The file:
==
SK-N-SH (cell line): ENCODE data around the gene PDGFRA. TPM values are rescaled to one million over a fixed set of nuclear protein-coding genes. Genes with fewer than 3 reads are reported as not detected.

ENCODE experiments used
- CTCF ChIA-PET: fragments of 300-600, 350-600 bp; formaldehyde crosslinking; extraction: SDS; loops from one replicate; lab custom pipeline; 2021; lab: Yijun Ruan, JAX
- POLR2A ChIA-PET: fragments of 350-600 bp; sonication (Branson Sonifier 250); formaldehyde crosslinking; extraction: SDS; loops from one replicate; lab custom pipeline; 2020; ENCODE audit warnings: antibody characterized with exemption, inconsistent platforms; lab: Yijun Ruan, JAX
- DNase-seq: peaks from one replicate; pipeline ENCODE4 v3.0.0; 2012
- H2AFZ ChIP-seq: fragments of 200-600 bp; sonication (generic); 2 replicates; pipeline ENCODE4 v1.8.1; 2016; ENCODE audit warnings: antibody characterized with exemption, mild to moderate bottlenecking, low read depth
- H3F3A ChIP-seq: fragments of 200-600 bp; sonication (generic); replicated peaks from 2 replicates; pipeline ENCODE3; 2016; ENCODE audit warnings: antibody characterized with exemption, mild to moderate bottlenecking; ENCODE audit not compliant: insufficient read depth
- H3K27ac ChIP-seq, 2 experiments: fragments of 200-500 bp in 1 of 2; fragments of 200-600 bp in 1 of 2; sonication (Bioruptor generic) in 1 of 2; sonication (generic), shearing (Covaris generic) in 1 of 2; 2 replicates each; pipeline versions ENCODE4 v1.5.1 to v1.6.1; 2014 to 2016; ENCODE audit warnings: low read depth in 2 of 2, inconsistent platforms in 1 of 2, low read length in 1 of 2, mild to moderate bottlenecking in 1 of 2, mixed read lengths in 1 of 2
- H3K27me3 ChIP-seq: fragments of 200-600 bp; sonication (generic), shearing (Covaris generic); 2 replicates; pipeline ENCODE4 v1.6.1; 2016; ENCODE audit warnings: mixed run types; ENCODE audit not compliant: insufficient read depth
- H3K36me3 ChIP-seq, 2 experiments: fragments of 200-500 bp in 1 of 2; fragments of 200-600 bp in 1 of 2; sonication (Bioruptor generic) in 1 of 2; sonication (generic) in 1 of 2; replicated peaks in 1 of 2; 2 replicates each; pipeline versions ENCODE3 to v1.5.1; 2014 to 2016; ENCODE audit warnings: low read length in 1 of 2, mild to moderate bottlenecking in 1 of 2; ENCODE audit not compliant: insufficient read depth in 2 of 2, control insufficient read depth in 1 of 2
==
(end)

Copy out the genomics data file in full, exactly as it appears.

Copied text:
SK-N-SH (cell line): ENCODE data around the gene PDGFRA. TPM values are rescaled to one million over a fixed set of nuclear protein-coding genes. Genes with fewer than 3 reads are reported as not detected.

ENCODE experiments used
- CTCF ChIA-PET: fragments of 300-600, 350-600 bp; formaldehyde crosslinking; extraction: SDS; loops from one replicate; lab custom pipeline; 2021; lab: Yijun Ruan, JAX
- POLR2A ChIA-PET: fragments of 350-600 bp; sonication (Branson Sonifier 250); formaldehyde crosslinking; extraction: SDS; loops from one replicate; lab custom pipeline; 2020; ENCODE audit warnings: antibody characterized with exemption, inconsistent platforms; lab: Yijun Ruan, JAX
- DNase-seq: peaks from one replicate; pipeline ENCODE4 v3.0.0; 2012
- H2AFZ ChIP-seq: fragments of 200-600 bp; sonication (generic); 2 replicates; pipeline ENCODE4 v1.8.1; 2016; ENCODE audit warnings: antibody characterized with exemption, mild to moderate bottlenecking, low read depth
- H3F3A ChIP-seq: fragments of 200-600 bp; sonication (generic); replicated peaks from 2 replicates; pipeline ENCODE3; 2016; ENCODE audit warnings: antibody characterized with exemption, mild to moderate bottlenecking; ENCODE audit not compliant: insufficient read depth
- H3K27ac ChIP-seq, 2 experiments: fragments of 200-500 bp in 1 of 2; fragments of 200-600 bp in 1 of 2; sonication (Bioruptor generic) in 1 of 2; sonication (generic), shearing (Covaris generic) in 1 of 2; 2 replicates each; pipeline versions ENCODE4 v1.5.1 to v1.6.1; 2014 to 2016; ENCODE audit warnings: low read depth in 2 of 2, inconsistent platforms in 1 of 2, low read length in 1 of 2, mild to moderate bottlenecking in 1 of 2, mixed read lengths in 1 of 2
- H3K27me3 ChIP-seq: fragments of 200-600 bp; sonication (generic), shearing (Covaris generic); 2 replicates; pipeline ENCODE4 v1.6.1; 2016; ENCODE audit warnings: mixed run types; ENCODE audit not compliant: insufficient read depth
- H3K36me3 ChIP-seq, 2 experiments: fragments of 200-500 bp in 1 of 2; fragments of 200-600 bp in 1 of 2; sonication (Bioruptor generic) in 1 of 2; sonication (generic) in 1 of 2; replicated peaks in 1 of 2; 2 replicates each; pipeline versions ENCODE3 to v1.5.1; 2014 to 2016; ENCODE audit warnings: low read length in 1 of 2, mild to moderate bottlenecking in 1 of 2; ENCODE audit not compliant: insufficient read depth in 2 of 2, control insufficient read depth in 1 of 2